According to John Anson Ford, the genesis of Griffith Observatory and its public telescope occurred when Col. Griffith J. Griffith (1850-1919) paid a visit to the Mt. Wilson Observatory, then home of the world’s largest operating telescope, the 60-inch reflector. There he was given the opportunity to view a celestial wonder through the telescope, and was profoundly moved by the experience. “Man’s sense of values ought to be revised,” Ford quotes Griffith as saying. “If all mankind could look through that telescope, it would revolutionize the world”.
After consulting many experts on astronomy and public education, (including George Ellery Hale, founder of the Yerkes and Mt. Wilson Observatories), he established a trust fund with the goal of eventually building an Observatory that would contain solar and celestial telescopes, a scientific theater, and a museum (the “Hall of Science”) to illustrate the place of humanity in the vastness of space and time. For celestial viewing, he specified in his will that the telescope was to be “at least 12-inches in diameter” and “complete in all its details” and was to be located “high and above the Hall of Science”.
Following Griffith’s death in 1919, plans for the observatory and Hall of Science were delayed until the Griffith Trust committee determined that its fund had grown sufficiently to carry out Griffith’s will. In 1930 the trust committee appealed for help in realizing Griffith’s plans to Walter Adams, Director of the Mt. Wilson Observatory, and to George Ellery Hale, who was in the midst of directing the planning of a 200-inch telescope (eventually completed in 1948 as the Hale Telescope on Palomar Mountain).
Hale’s artist, instrument designer, architectural consultant, and the figurehead of the amateur telescope making movement, Russell W. Porter, chose the 12-inch Zeiss refracting telescope as being the best available for fulfilling Colonel Griffith’s intentions. The Griffith Trust ordered the telescope from the Carl Zeiss Company of Jena, Germany in 1931. The $14,900 spent on the instrument was the first purchase of material for the observatory.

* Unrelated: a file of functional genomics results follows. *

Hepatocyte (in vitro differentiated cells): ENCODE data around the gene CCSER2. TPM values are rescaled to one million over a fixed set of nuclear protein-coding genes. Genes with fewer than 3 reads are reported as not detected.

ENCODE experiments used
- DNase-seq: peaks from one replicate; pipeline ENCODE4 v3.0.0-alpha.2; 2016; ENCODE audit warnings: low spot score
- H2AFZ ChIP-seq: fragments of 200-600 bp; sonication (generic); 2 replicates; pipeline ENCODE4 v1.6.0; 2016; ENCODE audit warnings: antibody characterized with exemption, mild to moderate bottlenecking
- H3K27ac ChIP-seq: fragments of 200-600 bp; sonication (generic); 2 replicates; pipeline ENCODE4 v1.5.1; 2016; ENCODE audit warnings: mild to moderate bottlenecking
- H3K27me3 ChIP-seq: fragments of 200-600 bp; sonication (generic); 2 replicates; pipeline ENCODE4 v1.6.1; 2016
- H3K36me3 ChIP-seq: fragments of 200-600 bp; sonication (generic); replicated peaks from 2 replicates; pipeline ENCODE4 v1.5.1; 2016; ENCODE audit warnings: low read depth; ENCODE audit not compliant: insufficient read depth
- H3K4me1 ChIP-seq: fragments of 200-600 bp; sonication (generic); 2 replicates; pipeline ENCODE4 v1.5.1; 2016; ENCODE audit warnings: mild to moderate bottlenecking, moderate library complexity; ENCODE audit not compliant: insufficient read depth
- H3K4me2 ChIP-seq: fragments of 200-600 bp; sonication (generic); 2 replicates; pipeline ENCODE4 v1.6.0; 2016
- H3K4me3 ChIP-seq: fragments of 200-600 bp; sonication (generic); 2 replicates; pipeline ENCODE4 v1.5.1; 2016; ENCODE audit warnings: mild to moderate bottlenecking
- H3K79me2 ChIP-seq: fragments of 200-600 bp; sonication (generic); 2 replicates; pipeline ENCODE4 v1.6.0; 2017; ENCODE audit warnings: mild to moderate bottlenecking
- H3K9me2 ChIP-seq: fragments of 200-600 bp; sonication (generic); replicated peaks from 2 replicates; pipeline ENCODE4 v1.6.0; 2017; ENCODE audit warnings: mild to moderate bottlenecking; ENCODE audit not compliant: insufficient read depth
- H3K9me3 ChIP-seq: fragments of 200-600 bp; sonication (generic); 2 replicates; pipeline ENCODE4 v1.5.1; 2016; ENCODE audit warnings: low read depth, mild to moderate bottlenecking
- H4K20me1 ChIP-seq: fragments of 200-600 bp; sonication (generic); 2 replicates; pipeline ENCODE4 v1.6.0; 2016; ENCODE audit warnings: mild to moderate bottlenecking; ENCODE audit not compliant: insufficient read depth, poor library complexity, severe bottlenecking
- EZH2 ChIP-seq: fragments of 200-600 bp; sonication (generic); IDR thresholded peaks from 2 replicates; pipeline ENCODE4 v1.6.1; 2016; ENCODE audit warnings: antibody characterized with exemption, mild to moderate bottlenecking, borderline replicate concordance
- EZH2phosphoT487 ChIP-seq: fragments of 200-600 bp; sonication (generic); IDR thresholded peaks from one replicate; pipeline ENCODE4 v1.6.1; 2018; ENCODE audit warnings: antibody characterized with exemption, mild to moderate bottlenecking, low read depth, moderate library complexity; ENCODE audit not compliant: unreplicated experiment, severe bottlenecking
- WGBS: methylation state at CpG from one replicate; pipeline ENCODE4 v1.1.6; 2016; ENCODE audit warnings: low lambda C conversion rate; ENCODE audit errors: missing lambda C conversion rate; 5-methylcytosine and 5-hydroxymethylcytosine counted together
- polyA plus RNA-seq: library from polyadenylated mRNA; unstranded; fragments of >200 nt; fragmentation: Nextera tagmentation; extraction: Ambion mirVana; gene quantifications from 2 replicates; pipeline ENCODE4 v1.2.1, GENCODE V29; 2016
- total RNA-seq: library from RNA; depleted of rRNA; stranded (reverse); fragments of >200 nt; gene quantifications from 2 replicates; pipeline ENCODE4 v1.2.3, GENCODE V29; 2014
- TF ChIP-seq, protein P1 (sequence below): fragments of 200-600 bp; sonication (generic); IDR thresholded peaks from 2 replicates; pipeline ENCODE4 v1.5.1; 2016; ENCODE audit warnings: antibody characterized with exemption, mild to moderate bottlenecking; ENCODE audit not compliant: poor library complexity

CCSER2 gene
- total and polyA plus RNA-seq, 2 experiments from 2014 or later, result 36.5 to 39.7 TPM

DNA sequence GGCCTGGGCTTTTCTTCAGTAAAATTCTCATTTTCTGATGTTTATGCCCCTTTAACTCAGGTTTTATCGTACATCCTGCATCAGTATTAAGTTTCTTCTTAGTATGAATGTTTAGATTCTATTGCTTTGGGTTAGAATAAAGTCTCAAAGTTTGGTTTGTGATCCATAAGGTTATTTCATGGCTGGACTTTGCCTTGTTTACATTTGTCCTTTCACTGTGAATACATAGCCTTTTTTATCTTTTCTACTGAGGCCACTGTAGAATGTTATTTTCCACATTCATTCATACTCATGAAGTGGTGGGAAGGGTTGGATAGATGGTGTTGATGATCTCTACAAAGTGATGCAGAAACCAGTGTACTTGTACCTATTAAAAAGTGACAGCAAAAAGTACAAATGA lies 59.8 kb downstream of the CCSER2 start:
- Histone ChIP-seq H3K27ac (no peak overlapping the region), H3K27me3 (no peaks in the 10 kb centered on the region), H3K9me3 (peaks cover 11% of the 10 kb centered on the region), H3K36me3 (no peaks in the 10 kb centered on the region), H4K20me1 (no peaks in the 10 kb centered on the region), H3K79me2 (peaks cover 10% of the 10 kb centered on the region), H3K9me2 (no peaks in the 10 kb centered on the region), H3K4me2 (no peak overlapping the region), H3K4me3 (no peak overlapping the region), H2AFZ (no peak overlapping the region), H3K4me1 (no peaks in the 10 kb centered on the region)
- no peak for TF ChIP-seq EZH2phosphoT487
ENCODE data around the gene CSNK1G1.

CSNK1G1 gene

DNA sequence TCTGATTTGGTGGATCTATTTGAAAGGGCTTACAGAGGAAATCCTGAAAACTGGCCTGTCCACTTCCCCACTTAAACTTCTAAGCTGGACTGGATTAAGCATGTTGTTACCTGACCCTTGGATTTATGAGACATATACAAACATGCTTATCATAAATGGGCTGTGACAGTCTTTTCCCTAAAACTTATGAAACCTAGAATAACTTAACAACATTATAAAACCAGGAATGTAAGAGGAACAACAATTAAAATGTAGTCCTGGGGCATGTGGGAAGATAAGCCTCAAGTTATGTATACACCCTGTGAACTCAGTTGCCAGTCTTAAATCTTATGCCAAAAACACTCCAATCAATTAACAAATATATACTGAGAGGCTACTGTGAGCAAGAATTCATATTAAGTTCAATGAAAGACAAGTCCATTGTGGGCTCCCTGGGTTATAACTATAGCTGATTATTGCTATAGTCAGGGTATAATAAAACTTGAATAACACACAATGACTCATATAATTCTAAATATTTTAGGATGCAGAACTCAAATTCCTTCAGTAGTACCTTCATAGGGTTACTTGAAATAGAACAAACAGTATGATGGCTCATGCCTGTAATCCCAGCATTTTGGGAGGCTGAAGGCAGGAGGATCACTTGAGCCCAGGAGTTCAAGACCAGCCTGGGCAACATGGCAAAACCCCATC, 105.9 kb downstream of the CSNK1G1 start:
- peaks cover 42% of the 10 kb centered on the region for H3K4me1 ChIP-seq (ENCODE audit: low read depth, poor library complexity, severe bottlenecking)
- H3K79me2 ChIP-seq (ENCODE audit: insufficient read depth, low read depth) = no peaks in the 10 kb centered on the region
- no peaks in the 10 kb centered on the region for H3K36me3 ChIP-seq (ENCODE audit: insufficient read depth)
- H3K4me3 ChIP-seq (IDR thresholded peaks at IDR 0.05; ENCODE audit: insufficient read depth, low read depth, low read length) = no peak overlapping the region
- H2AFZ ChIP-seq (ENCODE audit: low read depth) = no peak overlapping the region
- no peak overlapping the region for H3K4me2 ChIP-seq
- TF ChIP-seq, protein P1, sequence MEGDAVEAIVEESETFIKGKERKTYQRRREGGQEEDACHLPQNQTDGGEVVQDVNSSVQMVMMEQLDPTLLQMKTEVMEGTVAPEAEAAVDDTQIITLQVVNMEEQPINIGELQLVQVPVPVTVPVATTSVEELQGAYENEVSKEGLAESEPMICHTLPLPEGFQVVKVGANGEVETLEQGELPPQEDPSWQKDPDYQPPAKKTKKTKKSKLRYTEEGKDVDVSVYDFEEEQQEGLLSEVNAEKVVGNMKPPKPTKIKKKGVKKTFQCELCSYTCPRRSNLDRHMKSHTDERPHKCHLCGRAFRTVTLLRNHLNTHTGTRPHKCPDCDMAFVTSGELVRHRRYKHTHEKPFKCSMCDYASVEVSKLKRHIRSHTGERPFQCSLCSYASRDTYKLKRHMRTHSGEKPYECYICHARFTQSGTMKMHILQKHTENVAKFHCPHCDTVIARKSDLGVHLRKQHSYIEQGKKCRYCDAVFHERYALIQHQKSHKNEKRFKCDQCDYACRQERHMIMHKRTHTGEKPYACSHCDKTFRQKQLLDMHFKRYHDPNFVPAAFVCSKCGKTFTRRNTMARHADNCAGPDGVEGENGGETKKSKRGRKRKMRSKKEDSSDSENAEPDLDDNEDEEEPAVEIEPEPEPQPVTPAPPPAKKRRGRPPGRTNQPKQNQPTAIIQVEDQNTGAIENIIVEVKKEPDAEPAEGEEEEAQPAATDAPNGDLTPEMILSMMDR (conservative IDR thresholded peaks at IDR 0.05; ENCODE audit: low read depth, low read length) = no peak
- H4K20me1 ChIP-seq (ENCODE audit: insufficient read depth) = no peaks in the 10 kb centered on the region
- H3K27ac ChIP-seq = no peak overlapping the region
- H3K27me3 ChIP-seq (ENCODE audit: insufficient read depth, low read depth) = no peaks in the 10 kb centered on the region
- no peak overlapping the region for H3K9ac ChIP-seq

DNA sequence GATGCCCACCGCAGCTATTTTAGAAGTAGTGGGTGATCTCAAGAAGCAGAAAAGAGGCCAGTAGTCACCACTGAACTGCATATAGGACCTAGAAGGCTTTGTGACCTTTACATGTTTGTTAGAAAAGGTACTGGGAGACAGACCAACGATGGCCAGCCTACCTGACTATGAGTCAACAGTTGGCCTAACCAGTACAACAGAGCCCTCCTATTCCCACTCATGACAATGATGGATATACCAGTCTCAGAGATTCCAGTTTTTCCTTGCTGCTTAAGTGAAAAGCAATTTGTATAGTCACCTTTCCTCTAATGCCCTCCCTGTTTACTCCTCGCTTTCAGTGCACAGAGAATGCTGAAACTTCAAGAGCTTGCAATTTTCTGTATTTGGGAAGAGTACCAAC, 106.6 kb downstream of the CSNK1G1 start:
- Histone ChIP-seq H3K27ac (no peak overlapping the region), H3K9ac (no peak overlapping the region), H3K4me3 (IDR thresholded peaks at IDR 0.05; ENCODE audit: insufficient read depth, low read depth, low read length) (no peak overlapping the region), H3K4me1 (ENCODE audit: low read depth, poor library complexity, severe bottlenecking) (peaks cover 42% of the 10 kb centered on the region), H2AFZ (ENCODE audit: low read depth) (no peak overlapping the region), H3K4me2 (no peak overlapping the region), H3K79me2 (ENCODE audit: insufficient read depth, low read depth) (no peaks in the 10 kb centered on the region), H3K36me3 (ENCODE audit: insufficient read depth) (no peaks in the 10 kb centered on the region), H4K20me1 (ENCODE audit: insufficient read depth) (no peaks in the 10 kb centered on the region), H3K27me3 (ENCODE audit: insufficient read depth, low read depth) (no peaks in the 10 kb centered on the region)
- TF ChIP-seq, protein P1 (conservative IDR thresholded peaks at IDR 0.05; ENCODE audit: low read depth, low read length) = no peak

At the Zeiss factory, the telescope was set up in a special testing room with a sliding roof for its first check out on the stars when the astronomer Walter Baade happened to visit, and he was invited to be the first to look at starlight through the lens. Following this visit, Baade would move to California and gain fame by using the giant telescopes of Mt. Wilson and Palomar Mountain to correctly gauge the distances of the galaxies. A decade after Baade’s visit to Zeiss, the factory at Jena was destroyed by the Allied bombing of World War II.
Workers from Zeiss assembled the telescope in its dome at Griffith Observatory early in 1935. Opening night (May 14, 1935) at Griffith Observatory was cloudy, so the public had to wait for the first clear night, the following May 17, for a chance to look through the eyepiece. Since then the telescope has carried out Griffith’s primary mission of providing views of the night sky to visitors on every clear night that the Observatory is open, amounting to more than seven million people since the first night.
Thanks to a loan from Meade Instruments, the observatory staff is gaining experience with CCD (Charge-Coupled-Devices) to extend the uses of the Zeiss Telescope.